A new report suggests that brown industries should be encouraged to participate in the green economy. According to a TD Economics report titled “The Greening of the
Canadian Economy,” released on October 2, 2013, Canada’s “green economy” is too narrowly defined and as a consequence it risks excluding of some of the sustainability efforts being made by many ‘brown’ companies, such as those in oil and mining.
The report calls for a new, holistic approach to better evaluate and measure environmental performance across all sectors and suggests Canadians should change the way they think about the relationship between the environment and the economy from a green-brown dichotomy to a more balanced and broad-based approach through “the greening of the economy.”
The report correctly points out that the term “green” is nebulous and describes a wide range of activities, it lacks a standardized definition, making it difficult to measure and assess progress. Narrow approaches to defining the term often result in nominal descriptions of industries as either ‘green’ or ‘brown.’
“Canadians should rethink the relationship between the environment and the economy. Rather than viewing environmental progress and economic growth as being conflicting objectives, acknowledging the progress being made on both fronts can be empowering and creates promise that even more can be achieved,” said TD’s Chief Economist, Craig Alexander.
The TD Report recommends an approach which measures “the greening of the economy,” including efforts designed to increase operational efficiency and minimize environmental impact. The Report advocates a four-step approach that is applicable to all sectors of the economy:
1. Regulatory compliance
2. Managing operational efficiency
3. Environmental improvements through the supply chain
4. Creating new products and services.
Rather than make comparisons between industries, the report suggests that benchmarks should be found and made within industries.
“Canada needs to do more on conservation, emissions, sustainability,” said Karen Clarke-Whistler, Chief Environment Officer, TD Bank Group. “But this report demonstrates that the environment is a key component of the economy. By measuring the ‘greening’ of the economy we have a means of measuring our progress.”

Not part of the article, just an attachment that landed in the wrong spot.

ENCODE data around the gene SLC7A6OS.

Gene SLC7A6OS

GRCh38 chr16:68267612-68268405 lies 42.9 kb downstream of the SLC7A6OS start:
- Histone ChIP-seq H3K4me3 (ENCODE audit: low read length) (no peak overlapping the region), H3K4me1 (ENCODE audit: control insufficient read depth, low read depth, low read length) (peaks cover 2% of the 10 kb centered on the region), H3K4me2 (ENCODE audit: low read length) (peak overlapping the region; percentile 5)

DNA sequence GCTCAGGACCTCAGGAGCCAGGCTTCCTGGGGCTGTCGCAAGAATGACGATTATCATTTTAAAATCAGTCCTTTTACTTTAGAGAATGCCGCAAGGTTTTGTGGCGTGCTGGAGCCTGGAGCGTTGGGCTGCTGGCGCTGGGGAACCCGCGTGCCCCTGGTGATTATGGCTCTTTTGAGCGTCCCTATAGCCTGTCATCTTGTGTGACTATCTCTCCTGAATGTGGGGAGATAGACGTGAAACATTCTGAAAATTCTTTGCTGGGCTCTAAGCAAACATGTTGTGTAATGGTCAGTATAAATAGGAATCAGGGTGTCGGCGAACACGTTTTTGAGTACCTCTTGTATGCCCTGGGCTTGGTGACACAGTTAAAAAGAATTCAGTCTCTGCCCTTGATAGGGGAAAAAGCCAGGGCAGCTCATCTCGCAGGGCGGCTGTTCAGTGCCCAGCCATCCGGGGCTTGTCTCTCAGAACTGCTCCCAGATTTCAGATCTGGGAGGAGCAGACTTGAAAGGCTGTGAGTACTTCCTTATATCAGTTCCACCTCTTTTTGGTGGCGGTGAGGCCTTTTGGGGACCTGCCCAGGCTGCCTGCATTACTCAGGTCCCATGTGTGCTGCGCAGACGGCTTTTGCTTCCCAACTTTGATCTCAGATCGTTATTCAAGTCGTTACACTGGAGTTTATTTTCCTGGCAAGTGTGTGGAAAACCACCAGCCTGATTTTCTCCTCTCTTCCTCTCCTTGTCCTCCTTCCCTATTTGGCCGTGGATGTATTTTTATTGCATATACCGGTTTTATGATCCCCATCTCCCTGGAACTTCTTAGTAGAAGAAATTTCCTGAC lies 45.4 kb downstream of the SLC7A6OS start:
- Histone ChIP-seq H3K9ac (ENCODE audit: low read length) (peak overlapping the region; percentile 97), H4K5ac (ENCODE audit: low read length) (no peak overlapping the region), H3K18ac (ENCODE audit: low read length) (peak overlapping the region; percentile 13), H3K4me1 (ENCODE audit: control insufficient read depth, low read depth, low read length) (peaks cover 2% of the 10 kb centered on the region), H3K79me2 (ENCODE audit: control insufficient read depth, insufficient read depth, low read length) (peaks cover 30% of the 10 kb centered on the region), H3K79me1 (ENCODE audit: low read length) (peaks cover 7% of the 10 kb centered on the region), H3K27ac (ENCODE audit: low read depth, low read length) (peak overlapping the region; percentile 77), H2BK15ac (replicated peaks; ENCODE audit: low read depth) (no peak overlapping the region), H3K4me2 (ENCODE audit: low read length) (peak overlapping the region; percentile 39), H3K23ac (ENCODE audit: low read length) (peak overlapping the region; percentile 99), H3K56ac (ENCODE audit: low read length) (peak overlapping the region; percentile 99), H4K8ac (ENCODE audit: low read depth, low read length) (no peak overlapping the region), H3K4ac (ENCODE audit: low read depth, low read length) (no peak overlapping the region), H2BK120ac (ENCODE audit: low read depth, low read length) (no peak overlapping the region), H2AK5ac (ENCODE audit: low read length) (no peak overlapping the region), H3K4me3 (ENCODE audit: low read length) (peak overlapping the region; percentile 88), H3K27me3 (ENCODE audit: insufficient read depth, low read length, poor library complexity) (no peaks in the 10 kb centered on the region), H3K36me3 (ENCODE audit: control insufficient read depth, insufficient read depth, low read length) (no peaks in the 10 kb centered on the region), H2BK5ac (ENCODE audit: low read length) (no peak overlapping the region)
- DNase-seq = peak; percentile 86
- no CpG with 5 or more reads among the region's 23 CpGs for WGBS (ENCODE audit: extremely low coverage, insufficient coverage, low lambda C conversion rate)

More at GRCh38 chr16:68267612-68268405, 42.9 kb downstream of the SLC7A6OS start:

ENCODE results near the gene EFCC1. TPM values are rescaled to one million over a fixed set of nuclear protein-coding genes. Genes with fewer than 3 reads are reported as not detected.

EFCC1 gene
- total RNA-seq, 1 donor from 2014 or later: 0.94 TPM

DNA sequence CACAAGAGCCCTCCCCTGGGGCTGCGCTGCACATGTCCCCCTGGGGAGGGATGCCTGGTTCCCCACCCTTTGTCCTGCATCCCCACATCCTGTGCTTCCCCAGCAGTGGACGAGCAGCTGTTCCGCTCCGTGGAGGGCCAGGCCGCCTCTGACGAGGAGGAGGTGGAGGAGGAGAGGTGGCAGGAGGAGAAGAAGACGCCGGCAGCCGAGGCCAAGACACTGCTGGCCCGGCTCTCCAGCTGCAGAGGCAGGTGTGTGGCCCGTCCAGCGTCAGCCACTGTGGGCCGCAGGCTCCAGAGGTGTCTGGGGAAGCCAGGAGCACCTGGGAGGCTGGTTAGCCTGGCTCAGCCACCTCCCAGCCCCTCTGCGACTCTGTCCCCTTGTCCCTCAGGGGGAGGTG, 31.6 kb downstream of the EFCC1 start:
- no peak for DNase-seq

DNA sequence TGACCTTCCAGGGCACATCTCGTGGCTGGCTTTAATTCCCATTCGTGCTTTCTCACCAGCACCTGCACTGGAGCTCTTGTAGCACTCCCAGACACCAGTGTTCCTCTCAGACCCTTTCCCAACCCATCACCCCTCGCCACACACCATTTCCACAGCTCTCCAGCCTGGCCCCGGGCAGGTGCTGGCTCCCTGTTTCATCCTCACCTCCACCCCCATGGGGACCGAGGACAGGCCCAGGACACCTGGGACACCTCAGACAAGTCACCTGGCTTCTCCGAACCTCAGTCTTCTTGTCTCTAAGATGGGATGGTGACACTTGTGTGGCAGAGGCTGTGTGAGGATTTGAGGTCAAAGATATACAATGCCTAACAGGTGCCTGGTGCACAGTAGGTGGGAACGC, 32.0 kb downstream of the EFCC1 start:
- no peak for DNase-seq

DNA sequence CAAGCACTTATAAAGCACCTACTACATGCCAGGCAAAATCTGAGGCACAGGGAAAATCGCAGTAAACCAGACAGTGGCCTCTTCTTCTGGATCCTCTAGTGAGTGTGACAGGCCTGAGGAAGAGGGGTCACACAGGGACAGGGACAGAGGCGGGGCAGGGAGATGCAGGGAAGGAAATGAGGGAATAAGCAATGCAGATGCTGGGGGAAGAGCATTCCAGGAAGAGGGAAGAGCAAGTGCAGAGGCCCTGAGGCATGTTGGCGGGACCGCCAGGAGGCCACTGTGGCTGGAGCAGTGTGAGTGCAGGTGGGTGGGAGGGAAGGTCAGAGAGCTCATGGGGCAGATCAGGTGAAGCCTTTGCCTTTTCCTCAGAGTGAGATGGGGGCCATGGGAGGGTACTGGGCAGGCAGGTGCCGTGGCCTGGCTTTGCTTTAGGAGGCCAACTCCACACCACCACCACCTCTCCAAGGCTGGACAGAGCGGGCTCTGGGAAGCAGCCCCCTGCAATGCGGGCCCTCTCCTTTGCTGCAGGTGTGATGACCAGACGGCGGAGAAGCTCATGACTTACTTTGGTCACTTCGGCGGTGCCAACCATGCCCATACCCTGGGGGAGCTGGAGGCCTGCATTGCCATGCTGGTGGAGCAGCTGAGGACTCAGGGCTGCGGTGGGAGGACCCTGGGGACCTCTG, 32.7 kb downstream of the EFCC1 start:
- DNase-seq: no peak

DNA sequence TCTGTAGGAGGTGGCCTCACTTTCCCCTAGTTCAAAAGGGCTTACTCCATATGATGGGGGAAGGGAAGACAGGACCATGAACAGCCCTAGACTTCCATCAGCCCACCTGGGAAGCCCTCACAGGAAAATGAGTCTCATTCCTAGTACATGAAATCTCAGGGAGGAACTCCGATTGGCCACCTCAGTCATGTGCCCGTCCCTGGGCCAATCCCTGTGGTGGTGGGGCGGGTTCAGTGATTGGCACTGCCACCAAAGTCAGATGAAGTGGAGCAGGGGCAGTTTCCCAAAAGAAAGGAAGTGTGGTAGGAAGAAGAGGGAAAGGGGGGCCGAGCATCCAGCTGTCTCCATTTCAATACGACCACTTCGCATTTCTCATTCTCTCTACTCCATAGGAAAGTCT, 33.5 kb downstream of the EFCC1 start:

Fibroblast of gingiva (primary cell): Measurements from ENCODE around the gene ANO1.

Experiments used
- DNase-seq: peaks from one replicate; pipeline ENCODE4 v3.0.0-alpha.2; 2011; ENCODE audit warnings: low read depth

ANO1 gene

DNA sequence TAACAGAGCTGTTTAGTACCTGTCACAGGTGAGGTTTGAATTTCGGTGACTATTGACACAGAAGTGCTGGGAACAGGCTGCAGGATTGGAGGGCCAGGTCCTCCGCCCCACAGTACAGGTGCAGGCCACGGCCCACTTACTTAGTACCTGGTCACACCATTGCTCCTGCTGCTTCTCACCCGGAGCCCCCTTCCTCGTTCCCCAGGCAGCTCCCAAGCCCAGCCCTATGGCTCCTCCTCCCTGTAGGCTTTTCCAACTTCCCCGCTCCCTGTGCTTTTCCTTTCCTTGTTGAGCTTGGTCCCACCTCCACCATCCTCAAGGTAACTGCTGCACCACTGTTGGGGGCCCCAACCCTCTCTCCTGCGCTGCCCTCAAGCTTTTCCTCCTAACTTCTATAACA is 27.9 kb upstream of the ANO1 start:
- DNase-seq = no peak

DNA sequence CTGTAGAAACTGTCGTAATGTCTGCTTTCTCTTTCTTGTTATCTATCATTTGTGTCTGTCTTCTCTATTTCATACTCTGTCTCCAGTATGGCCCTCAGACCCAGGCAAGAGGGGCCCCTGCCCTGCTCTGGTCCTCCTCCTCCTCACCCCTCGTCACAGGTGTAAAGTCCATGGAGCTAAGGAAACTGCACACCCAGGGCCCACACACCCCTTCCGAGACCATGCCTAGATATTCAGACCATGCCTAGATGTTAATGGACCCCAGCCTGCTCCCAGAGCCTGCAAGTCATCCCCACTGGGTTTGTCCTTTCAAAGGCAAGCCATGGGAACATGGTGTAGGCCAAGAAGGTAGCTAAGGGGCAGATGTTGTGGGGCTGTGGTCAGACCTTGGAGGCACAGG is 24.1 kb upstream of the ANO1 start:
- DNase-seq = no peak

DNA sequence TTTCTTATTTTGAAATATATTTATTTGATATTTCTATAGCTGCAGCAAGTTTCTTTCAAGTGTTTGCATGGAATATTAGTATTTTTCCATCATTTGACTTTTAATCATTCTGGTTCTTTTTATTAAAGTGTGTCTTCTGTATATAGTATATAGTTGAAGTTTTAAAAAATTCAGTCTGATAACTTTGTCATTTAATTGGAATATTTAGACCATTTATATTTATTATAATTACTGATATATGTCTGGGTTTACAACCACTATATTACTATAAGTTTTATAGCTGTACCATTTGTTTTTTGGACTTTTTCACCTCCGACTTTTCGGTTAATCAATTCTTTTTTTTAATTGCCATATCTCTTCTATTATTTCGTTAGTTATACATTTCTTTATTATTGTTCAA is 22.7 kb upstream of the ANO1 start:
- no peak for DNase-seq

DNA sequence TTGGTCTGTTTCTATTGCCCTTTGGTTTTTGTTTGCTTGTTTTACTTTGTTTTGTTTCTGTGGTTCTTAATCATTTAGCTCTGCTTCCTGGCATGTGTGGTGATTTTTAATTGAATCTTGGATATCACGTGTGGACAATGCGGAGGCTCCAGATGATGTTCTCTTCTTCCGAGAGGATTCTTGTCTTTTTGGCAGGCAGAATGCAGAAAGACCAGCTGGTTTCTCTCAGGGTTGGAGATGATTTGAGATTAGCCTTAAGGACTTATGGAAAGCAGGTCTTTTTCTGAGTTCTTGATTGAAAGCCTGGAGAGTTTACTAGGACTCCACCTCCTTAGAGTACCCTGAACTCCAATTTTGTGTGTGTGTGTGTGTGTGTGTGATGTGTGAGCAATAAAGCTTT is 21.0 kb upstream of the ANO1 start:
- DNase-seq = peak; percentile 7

While reducing environmental impacts are positive, there are serious problems with the approach advocated by this report.
1. Even if improvements are made, the approach suggested in this report ignores major sources of environmental harm. While measuring improvements in efficiency and supply chains may be laudable, it can also obscure the harm done by some industries by virtue of the impacts irrevocably embedded in their core activities.
2. Further by forgoing comparisons we ignore the relative merit of some industries over others (eg fossil fuels and renewable energy).
3. When an industry is located in a country with a lax or unenforced regulatory environment (such as Canada), compliance does not mean much.
4. Canadians are among the least environmentally concerned people on the planet, consequently it is environmentally disadvantageous to further dilute Canadian attitudes on corporate responsibilities by drawing attention to relatively insignificant initiatives.
5. If we were to follow the suggestions offered by the report, we would be making some of the companies appear much greener than they actually are. In effect we would end up legitimizing what amounts to greenwashing.
While it is imperative that we standardize definitions of terms like ‘green’ and ‘sustainable’ we can come to a better understanding through comparative assessments between different industries. In a capitalist system it this type of competition that allows the free market to do their work. Businesses compete on issues like price and they are starting to compete on efficiency, emissions and other environmental impacts. This will have maximum effect once we assign a price to carbon.
The TD Report advocates an approach that moves our thinking in the wrong direction. Destructive industries are looking for a way to identify with the green movement and the sustainable business revolution that is taking hold around the world. While most industries can be made cleaner, others are just too dirty to be redeemed. As the driving force behind climate change fossil fuels are a prime example. No matter what sustainability initiatives are introduced by oil companies, there is no way to stay within the upper temperature thresholds without ending our burning of hydrocarbons.
Simple put we need to embrace a science based understanding, not an approach that lends itself to more marketing subterfuge. The only way to combat the climate crisis is to ensure that the majority of remaining fossil fuels remain underground. To do this we need to muster political will, to generate the political will we need to expose environmental impacts.
Following the recommendations of the TD Report would lengthen the life span of our addiction to oil by making them seem more responsible than they could ever hope to be.
Canadians and people around the world need to come to a better understanding of the calamity that will follow the ongoing exploitation of hydrocarbons. The quicker we understand the facts the sooner we will be able to wean ourselves off petrochemicals and massively support emissions free renewable energy.
We cannot hope to win the war against climate change if we allow the brown economy to call itself green.
To read the full detailed TD report and analysis of industries click here.
© 2013, Richard Matthews. All rights reserved.
Environmental Implications of Three Types of Economies: Brown, Blue and Green
Primer on Four Economic Systems and their Environmental Implications
Understanding Sustainability: Forging a Comprehensive Definition
Sustainability (Sustainable) Defined
Sustainable Business as Defined by Paul Hawken
Sustainable Development Defined
Sustainable Production Defined